Vitamin B12 deficiency anemia is often due to a defect in absorption. For B12 to be absorbed it must be extracted from food by hydrochloric acid in your gut and bond to instrinsic factor within small intestine. Dietary lack in B12 is often associated with strict vegetarian diets, our body stores of B12 can remain normal for up to three to six years so deficiency is often not picked up for many years. Vitamin B12 deficiency can cause damage to your nerves and can affect memory and thinking, it is known to mimic Alzheimers disease in the elderly. People will often present with a smooth beefy red tounge, bleeding gums and often have diarrhoea. B12 deficiency can also cause a burning feeling in your feet . Vitamin B12 is found in foods from animals, such as meat, seafood, milk products, poultry, and eggs. The richest source is from liver. It is not in foods from plants unless it has been added to the food (fortified). Some foods, like cereals, are fortified with vitamin B12. Vegetarians can source B12 from fermented foods and brewers yeast however there is a massive amount of variation in the levels of B12 that are within brewers yeast and fermented foods and often they do not meet the body’s requirements. The best non meat source is swiss cheese, eggs, whey powder, milk and yoghurt and yeast extract spreads such as marmite outside of this a good quality B12 supplement is recommended.
Vitamin D is needed for your body to be able to absorb calcium. It can be produced in our bodies by the action of sunlight on our skin and is converted to a usable source by our liver and kidneys. Most vegetables are quite low in Vitamin D, the best source is the dark green leafy vegetables, other sources high in vitamin D are cold water fish such as salmon, mackerel. Disorder of the liver and kidney can reduce the conversion of vitamin D also low levels of estrogen and maganium can reduce vitamin D conversion and studys believe this to play a role in osteoporosis.
Adequate zinc levels are necessary for proper immune function, protein synthesis, cell growth, and thyroid gland function. It is essential for the maintenance of vision, taste and smell. During puberty there is an increased need for zinc due to increased hormone production. The recommended daily intake for zinc is 12 milligrams for women. Good sources of zinc are found in shell fish – oysters, with the best, common plant sources of zinc being from legumes, nuts, seeds, and oatmeal. Phytates, which are commonly found in plant foods, can reduce zinc absorption, and some researchers have suggested that this increases the zinc needs of vegetarians by up to 50%. Protein increases zinc absorption. Because of this, foods high in protein and zinc, such as legumes and nuts, are good food choices.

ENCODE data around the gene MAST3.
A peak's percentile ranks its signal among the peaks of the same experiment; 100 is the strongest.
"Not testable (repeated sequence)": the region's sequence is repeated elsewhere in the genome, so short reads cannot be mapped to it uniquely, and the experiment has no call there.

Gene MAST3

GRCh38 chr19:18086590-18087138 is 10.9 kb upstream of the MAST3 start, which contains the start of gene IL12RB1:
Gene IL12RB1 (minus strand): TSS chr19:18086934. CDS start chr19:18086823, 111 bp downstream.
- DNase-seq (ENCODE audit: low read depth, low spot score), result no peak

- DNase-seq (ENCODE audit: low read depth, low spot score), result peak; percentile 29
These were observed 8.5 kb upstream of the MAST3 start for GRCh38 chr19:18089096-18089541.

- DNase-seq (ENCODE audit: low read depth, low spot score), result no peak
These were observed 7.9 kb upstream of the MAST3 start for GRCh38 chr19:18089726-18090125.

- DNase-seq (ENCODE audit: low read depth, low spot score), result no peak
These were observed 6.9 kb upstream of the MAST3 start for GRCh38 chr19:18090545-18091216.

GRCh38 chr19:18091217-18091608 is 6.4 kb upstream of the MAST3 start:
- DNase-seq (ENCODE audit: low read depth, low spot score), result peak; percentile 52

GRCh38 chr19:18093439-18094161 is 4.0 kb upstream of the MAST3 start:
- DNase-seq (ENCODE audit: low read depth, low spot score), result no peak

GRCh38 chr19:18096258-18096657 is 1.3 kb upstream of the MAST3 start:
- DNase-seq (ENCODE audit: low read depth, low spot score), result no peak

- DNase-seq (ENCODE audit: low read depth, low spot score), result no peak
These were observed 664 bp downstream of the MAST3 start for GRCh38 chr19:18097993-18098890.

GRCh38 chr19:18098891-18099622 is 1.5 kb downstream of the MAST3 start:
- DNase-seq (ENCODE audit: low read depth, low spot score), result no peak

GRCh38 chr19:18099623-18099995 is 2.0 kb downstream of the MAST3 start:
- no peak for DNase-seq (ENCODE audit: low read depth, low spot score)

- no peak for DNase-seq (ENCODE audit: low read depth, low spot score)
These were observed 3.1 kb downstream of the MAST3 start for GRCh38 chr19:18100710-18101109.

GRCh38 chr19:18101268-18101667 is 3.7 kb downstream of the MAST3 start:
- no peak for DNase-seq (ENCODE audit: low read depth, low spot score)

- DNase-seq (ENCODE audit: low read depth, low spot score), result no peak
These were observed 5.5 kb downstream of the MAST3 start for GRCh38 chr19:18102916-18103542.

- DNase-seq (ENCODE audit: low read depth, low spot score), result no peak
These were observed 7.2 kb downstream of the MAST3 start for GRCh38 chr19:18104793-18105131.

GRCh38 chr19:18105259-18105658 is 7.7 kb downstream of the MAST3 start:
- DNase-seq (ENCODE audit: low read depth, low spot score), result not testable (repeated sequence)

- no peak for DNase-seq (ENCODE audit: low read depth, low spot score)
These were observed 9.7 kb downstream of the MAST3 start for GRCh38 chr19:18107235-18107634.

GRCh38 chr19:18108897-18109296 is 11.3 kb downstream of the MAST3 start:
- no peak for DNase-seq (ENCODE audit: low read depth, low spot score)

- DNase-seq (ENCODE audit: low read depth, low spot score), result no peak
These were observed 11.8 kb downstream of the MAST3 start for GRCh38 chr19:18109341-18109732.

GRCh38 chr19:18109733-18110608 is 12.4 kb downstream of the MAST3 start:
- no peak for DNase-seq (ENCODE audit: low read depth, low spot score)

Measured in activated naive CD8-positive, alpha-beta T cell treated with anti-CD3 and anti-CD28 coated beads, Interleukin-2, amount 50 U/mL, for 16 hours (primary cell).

Omega 3 fatty acids
Omega 3 fatty acids play a role in every cell in the body. Omega 3 makes up cell membranes, keeps the nervous system functioning, keeps cholesterol levels in check, and starves off inflammation.
The best sources of Omega 3 outside of fish can be found in flaxseeds they are rich in fibre, which aids digestion, and are great for a healthy heart. Chia seeds also provide a healthy dose of omega-3 as well as calcium, and hemp seeds are loaded with protein and omega-3. Other seeds like sunflower, safflower and pumpkin have omega-3, but they have it in small ratios. Berries are not only good sources of antioxidants, vitamins and minerals, but they also are also a good vegetarian source of Omega 3. Blueberries top the list with 174mg of Omega 3 per 1 cup serving.
Lastly it is important to understand the motivation behind your daughter’s reasons for going vegetarian, is she using this diet change for unnecessary weight loss? Or does she have genuine concern for animal welfare and the planet. If it is to lose weight then please ensure you consult a nutritionist or naturopath as it could be an indicator for an eating disorder.
I hope this was helpful
Me your mobile naturopath x